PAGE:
When you’re in debt, there often seems no way out. How do you make your money stretch further to not only make the repayments, but get your debts under control? While we read a lot about bankruptcy, there are other debt solutions – but they take time, diligence and dedication.
There are no quick-fix solutions for debt management, despite the ads you might see on television that suggest one phone call can solve all your problems. Yes, you might get a lump sum to solve your short-term crisis from that one phone call – but these companies generally charge high interest rates so, in the longterm, you’re buying yourself a bigger problem.
True debt-management might take a little longer to achieve, but, if you do it right, you’ll be on top of your debt now and in the future.
1. Get Serious – If you’re serious about getting on top of your debt, the first thing to do is to stop adding to it. Cut up your credit cards, store cards and anything else that allows you to spend money you don’t have. Ignore seductive “interest-free for 20 months” deals – buy it in 20 months when you can afford it.
2. Do a debt assessment – Do you have a clear idea of what you owe? This is where you get out all your statements – credit cards, store cards, car loan, home loan – anything where you owe money and add it all up.
3. Know your interest rates – Credit card interest rates vary from around 12 per cent up to 20 per cent and above. Do you know how much you’re paying? What about on your home loan? Car loan? As well as knowing what you owe, you need to understand how much it is costing you.
4. Tackle the high-interest debt first – If you have two credit cards and one is costing you 20 per cent per annum and one is costing you 14 per cent per annum, aim to pay off the card with the higher interest rate first. Car loans are another high-interest debt that you should aim to pay off as quickly as possible.
5. Always pay more than the minimum repayment – If you pay the minimum repayments (usually around 2.5 per cent of the total) on a $3000 debt, assuming an interest rate of 16 per cent, it will take you 19 years and two months to get a zero balance (and cost you over $3000 in interest!) – and that assumes that you put nothing else on the card. Every little bit extra that you can throw at the debt will reduce the time (and the interest paid!).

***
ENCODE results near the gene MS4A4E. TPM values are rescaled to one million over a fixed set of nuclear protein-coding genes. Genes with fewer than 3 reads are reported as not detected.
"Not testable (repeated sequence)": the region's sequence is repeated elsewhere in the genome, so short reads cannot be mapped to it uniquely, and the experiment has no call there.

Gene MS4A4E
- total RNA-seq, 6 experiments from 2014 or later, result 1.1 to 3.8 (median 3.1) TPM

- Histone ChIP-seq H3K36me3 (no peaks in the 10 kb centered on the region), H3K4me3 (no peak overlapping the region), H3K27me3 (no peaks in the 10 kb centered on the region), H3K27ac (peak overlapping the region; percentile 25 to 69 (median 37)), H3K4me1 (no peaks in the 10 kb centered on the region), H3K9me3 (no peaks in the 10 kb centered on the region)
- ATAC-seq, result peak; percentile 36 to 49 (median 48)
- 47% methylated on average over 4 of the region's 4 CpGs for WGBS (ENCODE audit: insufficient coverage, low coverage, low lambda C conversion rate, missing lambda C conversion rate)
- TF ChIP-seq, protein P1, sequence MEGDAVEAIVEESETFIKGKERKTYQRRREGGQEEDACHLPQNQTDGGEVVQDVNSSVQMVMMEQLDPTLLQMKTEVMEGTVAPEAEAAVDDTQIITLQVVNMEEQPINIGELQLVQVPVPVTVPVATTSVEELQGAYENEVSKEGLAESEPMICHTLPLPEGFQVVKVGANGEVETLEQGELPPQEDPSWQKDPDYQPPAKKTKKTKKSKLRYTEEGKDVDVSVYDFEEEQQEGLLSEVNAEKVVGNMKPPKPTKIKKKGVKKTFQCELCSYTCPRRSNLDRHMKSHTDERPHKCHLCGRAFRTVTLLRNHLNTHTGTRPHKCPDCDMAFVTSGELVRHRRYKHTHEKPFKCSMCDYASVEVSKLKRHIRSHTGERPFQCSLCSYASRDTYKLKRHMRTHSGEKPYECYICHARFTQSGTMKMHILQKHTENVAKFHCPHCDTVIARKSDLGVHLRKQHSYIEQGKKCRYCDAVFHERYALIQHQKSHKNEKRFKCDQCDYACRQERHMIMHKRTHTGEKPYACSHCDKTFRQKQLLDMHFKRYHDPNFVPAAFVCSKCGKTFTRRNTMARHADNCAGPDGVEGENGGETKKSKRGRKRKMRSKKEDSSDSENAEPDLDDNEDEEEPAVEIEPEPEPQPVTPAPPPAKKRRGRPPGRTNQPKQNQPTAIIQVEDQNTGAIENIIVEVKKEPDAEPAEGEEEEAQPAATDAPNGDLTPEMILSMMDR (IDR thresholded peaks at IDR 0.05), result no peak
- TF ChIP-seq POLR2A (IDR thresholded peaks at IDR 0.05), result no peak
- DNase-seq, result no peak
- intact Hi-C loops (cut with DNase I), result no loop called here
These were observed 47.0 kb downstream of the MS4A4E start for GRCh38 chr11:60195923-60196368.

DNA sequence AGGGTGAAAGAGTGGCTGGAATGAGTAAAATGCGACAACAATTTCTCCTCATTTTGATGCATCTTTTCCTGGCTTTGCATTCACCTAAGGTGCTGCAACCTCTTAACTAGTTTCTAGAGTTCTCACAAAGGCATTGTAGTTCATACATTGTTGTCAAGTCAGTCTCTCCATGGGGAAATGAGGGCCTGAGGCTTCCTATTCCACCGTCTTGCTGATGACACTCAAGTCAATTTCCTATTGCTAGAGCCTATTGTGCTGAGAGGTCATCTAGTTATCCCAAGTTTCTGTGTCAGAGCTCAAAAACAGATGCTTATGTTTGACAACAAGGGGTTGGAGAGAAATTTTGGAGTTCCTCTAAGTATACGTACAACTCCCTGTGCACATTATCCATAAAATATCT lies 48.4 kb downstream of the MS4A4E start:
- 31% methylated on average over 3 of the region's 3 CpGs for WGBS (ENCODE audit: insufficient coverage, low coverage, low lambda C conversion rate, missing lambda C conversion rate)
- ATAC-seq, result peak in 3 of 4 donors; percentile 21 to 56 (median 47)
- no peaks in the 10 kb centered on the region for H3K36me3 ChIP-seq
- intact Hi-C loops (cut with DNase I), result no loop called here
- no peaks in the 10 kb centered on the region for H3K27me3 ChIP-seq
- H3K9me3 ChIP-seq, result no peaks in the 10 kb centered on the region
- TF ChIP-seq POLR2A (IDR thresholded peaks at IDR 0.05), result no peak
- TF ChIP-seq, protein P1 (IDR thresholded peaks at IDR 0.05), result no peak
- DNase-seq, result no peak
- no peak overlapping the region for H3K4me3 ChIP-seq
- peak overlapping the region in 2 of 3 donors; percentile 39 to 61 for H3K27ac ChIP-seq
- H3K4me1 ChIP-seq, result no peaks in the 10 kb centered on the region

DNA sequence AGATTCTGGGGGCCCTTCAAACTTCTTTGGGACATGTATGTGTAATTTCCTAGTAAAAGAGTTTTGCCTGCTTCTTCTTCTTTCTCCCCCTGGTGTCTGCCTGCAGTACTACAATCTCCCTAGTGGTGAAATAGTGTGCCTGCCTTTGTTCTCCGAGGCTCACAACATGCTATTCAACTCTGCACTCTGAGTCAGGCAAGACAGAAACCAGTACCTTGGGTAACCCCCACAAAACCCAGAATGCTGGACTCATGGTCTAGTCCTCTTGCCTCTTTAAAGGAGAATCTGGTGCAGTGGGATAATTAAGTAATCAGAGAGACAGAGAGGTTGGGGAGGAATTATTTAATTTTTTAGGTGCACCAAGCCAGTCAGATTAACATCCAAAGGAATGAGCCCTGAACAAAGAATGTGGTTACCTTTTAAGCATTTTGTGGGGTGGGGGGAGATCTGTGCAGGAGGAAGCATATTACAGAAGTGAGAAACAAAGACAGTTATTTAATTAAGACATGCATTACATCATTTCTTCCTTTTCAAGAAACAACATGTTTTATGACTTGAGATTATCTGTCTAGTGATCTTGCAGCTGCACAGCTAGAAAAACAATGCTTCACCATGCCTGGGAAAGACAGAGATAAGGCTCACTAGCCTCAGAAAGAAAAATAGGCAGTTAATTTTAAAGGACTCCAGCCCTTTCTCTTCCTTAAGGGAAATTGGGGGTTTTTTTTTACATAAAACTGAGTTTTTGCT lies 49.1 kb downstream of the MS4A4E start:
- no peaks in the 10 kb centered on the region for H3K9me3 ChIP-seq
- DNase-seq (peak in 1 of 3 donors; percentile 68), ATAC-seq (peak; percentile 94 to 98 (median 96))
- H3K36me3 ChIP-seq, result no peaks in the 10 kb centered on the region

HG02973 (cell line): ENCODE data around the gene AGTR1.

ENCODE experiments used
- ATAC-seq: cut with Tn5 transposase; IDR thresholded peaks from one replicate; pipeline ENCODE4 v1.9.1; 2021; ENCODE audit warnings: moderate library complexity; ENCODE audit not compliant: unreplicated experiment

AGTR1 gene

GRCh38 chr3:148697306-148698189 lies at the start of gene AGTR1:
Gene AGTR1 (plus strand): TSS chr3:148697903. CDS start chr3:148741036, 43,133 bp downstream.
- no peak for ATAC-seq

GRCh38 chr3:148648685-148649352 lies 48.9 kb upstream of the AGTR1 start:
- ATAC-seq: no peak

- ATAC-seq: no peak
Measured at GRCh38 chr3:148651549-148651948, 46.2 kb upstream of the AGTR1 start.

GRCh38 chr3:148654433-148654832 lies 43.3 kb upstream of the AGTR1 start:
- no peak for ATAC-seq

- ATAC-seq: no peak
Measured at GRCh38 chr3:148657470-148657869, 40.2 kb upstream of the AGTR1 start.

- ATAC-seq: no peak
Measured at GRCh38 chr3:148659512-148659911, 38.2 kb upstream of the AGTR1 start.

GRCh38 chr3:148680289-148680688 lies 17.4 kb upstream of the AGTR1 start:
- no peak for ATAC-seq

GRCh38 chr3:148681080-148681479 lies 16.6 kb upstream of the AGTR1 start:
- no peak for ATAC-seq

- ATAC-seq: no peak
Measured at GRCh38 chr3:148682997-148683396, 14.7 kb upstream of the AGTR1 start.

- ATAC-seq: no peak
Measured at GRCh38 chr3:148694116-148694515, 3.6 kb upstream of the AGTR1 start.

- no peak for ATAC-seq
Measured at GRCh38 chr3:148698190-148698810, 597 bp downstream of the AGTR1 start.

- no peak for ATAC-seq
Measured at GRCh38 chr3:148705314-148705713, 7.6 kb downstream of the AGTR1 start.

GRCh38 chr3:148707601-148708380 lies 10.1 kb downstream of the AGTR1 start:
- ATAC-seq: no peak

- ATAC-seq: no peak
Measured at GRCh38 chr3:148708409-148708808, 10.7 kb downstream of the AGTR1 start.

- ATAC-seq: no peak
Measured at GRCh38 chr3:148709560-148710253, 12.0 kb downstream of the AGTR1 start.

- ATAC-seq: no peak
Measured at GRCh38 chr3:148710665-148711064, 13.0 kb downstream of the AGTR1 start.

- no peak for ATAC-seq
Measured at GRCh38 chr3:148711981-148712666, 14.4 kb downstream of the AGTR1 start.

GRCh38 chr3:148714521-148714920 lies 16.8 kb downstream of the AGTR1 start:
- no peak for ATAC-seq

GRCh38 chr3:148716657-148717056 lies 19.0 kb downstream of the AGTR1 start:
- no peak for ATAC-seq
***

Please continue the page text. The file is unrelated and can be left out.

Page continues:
6. Find the extra money by doing a budget – It always comes back to this with money, doesn’t it? Just as you need a clear idea of what you owe, you also need a clear idea of what you’re spending. You’re looking for money to redirect towards your debt. Learn more about family budgeting here.
7. If you have debt, you have no savings – Many people make the mistake of carrying credit card debt and trying to build up their savings at the same time. There’s not a lot of point in having savings (earning 5-7 per cent maximum) and carrying a lot of credit card debt (at 12 per cent to 20 per cent). Use your savings to pay off as much debt as you can and continue to redirect that money until the debt is gone. Once your balance is at zero, you can direct the “savings” money as well as any money you used to spend on monthly debt repayments into your savings account.
8. Transfer your credit card balance – If your credit card debt is sitting at around $3000 or more, you might want to consider transferring the balance to a card that attracts a lower interest rate. Many institutions offer “balance transfer” specials, where you might attract a special interest rate of 0-3 per cent for up to six months, giving you time to make some inroads.
With any balance transfer offer, it’s important to remember not to use the card at all during the “honeymoon” period. Any purchases you put on the card during this time will attract the full “revert” rate (the rate of interest charged on the card after the honeymoon period). Not only that, but if you have a balance of $5000 and you spend $100 during the interest-free or low-interest period, any repayments you make will go to the $5000, leaving the $100 to quietly accrue interest at up to 21 per cent.
9. Consider consolidation – Taking out a personal loan to cover your debts can work well. Personal loans often attract a lower interest rate than credit card, store card and car loans, and have the added benefit of set repayments that are designed to pay off the card within a certain period of time (unlike minimum repayments on a credit card). If you follow this course of action, it’s vital that you cut up your credit cards – otherwise you may end up with a $10,000+ personal loan – and new credit card debt.
10. Consider extending your mortgage – The other alternative to consolidation for those with a home loan is to extend your mortgage to cover your debts. Mortgages attract much lower interest rates and, once again, have set repayments. The key, if you choose this course of action, is to try to throw as much money into the mortgage as possible until the “extension” is paid down. Otherwise, you may end up paying off your $5000 credit card debt over 30 years – and that can be very expensive in interest charges.
If you need help with debt management, why not contact a financial advisor? There are many free financial counselling services available, offering debt solutions, as well as help with financial literacy (understanding your money). To find a financial advisor in your area, visit the New Zealand Institute of Financial Advisers.